Water quality studied

Staff Writer
Columbus CEO

A representative from the Ohio Department of Natural Resources (ODNR) Division of Soil and Water Resources (DSWR) recently gave an update regarding the Western Lake Erie Basin Nutrient Reduction Program.

The state sponsored a $1.5 million grant which looked to address water quality issues caused by excess nutrients from farmland in Henry, Defiance, Hancock, Putnam and Wood counties.

There were four practices available to participants, called best management practice (BMP).

The practices between the five-county area include: BMP 1, variable rate testing nutrient application with cover crops (11,807 total acres); BMP 2, variable rate testing nutrient application with incorporation (15,450 total acres); BMP 3, nutrient application with incorporation (1,212 acres); and BMP 4, control drainage structure (430 structures).

Henry County saw high participation in the program, with a total of 6,707 acres; Defiance County, 1,093 acres; Hancock County, 637 acres; Putnam County, 2,268 acres; and Wood County, 4,012 acres.

The amount of phosophrus and organic matter in local fields was compared to Tri-State fertitility recommendations, which is considered the standard for optimal corn production, and to the NCRS 590 Standard, which determines mobility levels of phosphorus in soil. Based on the Tri-State recommendations, the buildup range is 0-30 pounds of phosphorus per acre; maintenance, 30-60 pounds/acre; drawdown 60-80 pounds/acre; and no application more than 80 pounds/acre.

Justin McBride of ODNR-DSWR said the maintenance range is optimal for crop production.

“At this point, adding any more phosphorus isn’t going to help your yields,” he said.

Based on the NRCS 590 Standard, low potential for phosphrus to leave the soil profile includes less than 80 pounds of phosphrus per acre; moderate potential, 80-200 pounds/acre; high potential, 200-300 pounds/acre; and very high potential, more than 300 pounds per acre.

The district’s goal was to determine how high phosophrus and organic matter levels were in the Lake Erie basin. McBride reviewed data from 2012 BMP 1 and 2 and tested approximately 15,000 acres, 359 fields and 4,811 individual soil samples.

According to the data in terms of phosophrus levels, McBride said approximately 40 percent of the Lake Erie basin is within the “maintenance range.”

“I’m not going to tell you if that’s good or bad, I’m just going to tell you that’s what it is,” he said. “But 55 percent was about the maintenance range - that means phosphorus levels were above what we would like them to be.

“This is only one year’s data so this is a snapshot of what’s going on, I’m optimistic to say it’s getting better,” he added.

Based on Tri-State phosphorus ranges for corn and soybeans for all five counties, most producers were in the buildup range, which is optimal. Based on the results, 5.6 percent were in the buildup range; 40 percent in maintenance; 24.9 percent in drawdown; and 29.5 in no apply. Specifically for Henry County, 1.7 percent were in the buildup range; 34 percent in maintenance; 28 percent in drawdown; and 36.3 in no apply.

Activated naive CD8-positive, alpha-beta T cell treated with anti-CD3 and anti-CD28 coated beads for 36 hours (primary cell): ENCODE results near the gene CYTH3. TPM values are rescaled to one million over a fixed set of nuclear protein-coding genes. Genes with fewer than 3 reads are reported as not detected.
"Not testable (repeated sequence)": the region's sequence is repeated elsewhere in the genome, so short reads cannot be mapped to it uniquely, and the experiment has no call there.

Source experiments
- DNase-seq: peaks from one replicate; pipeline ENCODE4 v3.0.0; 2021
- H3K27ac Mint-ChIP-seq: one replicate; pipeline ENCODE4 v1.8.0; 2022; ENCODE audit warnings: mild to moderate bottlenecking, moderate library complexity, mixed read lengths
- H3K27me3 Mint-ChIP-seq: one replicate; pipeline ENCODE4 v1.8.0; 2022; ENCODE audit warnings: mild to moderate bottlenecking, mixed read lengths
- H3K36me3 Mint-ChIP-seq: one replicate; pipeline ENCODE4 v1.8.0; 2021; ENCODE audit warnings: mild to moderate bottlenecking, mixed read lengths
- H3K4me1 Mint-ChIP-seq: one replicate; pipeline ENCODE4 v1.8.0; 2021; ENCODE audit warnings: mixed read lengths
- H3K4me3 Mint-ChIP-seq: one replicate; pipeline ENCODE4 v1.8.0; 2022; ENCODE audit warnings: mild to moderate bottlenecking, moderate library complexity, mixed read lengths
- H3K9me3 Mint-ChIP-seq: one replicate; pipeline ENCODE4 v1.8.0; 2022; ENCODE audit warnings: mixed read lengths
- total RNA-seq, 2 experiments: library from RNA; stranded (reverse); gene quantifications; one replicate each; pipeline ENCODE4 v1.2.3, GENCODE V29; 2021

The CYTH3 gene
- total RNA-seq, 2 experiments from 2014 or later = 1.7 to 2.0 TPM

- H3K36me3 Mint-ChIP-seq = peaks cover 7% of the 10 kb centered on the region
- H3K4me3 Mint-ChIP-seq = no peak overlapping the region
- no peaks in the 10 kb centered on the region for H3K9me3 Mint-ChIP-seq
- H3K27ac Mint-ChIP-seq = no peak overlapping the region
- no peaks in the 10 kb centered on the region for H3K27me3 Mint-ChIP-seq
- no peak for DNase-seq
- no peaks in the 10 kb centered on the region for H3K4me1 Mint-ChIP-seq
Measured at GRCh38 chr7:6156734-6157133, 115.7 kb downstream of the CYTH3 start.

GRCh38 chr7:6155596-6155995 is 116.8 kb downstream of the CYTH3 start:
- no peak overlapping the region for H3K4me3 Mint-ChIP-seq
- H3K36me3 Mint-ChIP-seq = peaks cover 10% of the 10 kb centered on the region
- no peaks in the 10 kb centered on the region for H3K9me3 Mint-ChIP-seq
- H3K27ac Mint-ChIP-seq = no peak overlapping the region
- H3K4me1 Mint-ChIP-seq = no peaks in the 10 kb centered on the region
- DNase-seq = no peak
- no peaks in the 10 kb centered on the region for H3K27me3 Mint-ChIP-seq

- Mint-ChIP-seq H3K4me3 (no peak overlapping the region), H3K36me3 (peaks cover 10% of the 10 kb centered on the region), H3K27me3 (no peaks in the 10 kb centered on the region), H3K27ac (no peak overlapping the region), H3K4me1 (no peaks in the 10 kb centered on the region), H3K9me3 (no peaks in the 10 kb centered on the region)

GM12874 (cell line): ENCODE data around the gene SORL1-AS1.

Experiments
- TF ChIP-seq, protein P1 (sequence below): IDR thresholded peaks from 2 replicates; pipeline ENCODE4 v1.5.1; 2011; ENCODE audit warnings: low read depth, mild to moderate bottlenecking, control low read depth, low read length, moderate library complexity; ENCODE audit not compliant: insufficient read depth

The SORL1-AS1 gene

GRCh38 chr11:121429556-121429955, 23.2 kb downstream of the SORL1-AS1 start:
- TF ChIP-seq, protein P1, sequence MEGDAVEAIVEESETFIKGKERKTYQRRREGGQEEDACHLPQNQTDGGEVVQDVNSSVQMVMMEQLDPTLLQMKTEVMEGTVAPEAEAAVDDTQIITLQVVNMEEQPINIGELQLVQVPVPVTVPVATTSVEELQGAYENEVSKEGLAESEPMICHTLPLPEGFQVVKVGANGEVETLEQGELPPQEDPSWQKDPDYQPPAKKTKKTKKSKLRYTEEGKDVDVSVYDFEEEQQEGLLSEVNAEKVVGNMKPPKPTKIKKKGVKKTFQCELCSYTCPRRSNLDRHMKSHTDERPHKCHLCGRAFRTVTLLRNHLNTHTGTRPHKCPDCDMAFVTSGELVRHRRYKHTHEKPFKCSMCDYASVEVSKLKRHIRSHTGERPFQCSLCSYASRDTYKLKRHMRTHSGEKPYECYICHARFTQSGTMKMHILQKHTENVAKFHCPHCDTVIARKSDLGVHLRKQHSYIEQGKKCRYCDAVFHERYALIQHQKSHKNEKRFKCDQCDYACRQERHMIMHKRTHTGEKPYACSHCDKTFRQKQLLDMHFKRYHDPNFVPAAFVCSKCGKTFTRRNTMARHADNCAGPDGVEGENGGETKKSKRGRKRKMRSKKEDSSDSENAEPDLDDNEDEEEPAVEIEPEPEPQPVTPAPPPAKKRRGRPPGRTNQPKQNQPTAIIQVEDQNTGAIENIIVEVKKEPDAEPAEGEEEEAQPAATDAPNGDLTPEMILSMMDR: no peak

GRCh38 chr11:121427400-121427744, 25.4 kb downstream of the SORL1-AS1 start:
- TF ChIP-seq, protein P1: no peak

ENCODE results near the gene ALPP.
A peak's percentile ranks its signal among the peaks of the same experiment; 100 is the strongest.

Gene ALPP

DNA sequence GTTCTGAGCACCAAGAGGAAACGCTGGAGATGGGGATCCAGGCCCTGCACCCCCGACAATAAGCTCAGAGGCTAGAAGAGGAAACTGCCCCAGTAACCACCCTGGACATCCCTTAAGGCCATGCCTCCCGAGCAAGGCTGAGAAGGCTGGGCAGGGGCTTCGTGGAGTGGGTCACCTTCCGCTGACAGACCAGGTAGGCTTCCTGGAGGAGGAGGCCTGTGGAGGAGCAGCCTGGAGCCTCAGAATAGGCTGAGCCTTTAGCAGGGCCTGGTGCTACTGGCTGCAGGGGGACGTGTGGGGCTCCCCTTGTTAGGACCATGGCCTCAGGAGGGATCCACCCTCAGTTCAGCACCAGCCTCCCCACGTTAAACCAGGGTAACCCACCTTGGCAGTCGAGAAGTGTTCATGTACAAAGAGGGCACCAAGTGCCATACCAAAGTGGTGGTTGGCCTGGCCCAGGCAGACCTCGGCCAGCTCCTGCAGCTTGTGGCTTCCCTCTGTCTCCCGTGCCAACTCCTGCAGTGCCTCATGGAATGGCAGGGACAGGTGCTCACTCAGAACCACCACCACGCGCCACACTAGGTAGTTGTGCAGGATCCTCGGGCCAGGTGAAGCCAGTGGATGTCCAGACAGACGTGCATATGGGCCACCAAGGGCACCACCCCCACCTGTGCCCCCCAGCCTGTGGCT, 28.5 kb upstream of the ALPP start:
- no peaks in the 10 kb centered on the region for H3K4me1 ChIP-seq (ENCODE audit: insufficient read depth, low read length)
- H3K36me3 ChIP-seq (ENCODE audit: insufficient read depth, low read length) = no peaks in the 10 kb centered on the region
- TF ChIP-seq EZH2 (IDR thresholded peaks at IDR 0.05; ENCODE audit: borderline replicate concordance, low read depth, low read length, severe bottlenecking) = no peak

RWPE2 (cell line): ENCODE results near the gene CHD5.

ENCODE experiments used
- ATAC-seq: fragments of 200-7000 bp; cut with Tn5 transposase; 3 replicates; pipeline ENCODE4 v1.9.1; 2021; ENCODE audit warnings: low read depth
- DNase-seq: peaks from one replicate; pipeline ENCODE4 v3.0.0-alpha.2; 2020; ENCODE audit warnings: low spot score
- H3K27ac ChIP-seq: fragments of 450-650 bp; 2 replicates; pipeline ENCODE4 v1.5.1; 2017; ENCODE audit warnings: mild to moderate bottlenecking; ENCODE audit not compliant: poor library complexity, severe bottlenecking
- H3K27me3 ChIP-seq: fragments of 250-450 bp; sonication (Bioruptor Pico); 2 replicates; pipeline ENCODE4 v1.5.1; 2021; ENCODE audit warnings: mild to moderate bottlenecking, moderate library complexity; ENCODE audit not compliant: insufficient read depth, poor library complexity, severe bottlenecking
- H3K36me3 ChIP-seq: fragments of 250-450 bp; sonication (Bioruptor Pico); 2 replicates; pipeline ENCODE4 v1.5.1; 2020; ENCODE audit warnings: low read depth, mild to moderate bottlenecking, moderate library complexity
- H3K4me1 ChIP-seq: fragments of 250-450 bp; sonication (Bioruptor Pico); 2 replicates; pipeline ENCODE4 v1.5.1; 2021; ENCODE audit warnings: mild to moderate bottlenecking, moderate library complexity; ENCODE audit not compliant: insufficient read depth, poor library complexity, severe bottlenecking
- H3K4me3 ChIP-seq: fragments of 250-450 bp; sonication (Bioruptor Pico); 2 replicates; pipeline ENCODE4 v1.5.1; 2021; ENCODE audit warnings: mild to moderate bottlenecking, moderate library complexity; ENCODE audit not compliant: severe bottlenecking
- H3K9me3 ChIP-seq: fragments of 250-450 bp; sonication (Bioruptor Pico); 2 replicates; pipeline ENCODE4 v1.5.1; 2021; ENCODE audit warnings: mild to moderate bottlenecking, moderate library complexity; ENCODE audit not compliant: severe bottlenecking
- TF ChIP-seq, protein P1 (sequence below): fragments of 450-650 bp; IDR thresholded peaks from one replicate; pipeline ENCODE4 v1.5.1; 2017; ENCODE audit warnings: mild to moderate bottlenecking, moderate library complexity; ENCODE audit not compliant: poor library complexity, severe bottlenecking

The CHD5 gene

“As the presentation explained and the data shows, little to no phosphorus needs to be applied on approximately half of tested fields,” said ODNR public information officer Mark Bruce.

In addition to Henry County producers being the highest participants, Henry County Soil and Water Conservation District Administrator Bob George said numbers may be slightly higher in this area because of the timing of soil tests and the type of crops planted, as some require higher amount of fertilizer than others. George explained producers may have applied fertilizer the year before the test.

“We’re hoping that they see this and they learn from this - it’s an education thing,” George said.

Based on the 590 Standard, which measures potential for movement, majority of the land in the five-county area measured low potential. Low potential was 70.5 percent; moderate potential, 26.6 percent; high potential, 1.8 percent; and very high potential, 1.1 percent. For Henry County, 63.7 percent were in the low potential range; 31.3 percent in moderate potential; 3 percent in high potential; and 1.9 percent in very high potential.

The study also looked at the percentage of organic matter within the soil, and ranges include less than 1 percent up to over 5 percent. For the five-county area, most, including Henry County, were within the 2-3 percent range. For all five counties, less than 1 percent organic matter included .5 percent; 1-2 percent organic matter, 10.5 percent; 2-3 percent organic matter, 41.2 percent; 3-4 percent organic matter, 31 percent; 4-5 percent organic matter, 15.2 percent; and over 5 percent, 1.8 percent.

“Eighty-nine percent were above the 2 percent organic matter (level),” McBride said. “That might be kind of low for this area, but you go anywhere else around the country, out to the West, they would kill to have 2 percent organic matter.”

McBride recommended producers test their soils and make sure phosphorus levels are within proper ranges.

According to ODNR, there are plans to continue testing and expand coverage to include more acrage.

E-mail comments to allison@northwestsignal.net .